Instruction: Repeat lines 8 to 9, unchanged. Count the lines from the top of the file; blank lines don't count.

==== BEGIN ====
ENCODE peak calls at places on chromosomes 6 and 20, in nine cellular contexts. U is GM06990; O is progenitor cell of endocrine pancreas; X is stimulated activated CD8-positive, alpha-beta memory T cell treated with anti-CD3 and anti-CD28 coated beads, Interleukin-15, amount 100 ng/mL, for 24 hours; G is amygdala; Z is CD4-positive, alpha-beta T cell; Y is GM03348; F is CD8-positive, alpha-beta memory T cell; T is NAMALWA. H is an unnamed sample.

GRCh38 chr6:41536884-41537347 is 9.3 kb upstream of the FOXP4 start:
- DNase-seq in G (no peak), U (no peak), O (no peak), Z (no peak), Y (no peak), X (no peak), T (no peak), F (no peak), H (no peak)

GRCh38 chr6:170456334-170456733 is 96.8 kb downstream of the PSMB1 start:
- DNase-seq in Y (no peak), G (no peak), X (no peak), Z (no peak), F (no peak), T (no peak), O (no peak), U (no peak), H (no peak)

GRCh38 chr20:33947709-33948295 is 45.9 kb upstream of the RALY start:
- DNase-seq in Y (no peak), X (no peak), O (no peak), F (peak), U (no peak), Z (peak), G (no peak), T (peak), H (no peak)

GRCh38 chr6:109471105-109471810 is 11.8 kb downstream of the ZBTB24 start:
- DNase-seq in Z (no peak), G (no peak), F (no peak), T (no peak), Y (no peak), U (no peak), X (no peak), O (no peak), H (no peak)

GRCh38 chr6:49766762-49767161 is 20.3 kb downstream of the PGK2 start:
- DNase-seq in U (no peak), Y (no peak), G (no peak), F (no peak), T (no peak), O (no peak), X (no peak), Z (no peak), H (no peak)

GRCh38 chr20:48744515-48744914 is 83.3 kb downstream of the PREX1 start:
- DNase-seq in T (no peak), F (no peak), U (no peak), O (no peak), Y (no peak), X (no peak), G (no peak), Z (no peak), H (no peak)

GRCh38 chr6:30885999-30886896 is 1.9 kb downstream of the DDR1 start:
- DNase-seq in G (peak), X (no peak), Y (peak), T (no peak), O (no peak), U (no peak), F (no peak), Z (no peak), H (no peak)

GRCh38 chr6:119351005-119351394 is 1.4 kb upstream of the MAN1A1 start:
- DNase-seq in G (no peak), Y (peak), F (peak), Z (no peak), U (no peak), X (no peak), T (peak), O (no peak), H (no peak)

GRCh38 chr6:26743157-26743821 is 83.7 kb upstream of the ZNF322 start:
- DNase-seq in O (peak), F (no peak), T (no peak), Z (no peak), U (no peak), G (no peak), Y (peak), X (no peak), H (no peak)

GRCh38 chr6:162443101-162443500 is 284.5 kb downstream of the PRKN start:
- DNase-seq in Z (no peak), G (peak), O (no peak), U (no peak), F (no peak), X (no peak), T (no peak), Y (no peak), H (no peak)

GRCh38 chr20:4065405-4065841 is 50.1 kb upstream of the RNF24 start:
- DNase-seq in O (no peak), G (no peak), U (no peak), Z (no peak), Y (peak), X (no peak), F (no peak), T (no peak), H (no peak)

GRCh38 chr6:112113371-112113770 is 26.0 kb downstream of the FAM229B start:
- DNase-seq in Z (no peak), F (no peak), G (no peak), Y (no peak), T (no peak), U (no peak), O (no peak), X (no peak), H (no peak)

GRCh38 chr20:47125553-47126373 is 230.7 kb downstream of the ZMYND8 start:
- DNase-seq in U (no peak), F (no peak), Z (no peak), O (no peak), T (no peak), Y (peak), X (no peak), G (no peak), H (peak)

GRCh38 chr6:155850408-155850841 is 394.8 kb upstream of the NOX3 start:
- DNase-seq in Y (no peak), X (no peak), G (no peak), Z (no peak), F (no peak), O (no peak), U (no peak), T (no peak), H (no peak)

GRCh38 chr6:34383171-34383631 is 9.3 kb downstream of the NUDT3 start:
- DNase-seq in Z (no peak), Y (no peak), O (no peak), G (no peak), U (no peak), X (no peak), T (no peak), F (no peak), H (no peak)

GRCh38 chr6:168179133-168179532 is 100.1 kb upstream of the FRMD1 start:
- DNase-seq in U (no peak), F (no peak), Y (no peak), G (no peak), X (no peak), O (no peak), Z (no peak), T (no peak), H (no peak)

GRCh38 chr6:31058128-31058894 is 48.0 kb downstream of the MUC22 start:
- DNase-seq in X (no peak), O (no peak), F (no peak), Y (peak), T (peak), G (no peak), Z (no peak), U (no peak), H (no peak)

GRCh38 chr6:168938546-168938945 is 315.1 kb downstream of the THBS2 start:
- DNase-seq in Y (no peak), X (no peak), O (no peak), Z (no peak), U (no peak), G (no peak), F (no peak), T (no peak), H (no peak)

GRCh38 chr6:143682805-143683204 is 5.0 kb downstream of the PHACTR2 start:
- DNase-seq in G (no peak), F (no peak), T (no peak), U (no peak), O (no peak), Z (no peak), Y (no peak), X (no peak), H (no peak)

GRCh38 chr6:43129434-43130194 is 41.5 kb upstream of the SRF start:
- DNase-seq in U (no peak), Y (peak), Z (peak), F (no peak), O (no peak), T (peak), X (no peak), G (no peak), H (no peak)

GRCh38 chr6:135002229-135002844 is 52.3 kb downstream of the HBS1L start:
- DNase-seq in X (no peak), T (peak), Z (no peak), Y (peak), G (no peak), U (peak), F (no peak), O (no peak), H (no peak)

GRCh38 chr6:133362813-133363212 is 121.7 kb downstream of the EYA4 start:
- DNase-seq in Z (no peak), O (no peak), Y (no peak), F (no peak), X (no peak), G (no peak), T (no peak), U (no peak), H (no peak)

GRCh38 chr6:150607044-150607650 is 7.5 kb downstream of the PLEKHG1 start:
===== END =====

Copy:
GRCh38 chr6:109471105-109471810 is 11.8 kb downstream of the ZBTB24 start:
- DNase-seq in Z (no peak), G (no peak), F (no peak), T (no peak), Y (no peak), U (no peak), X (no peak), O (no peak), H (no peak)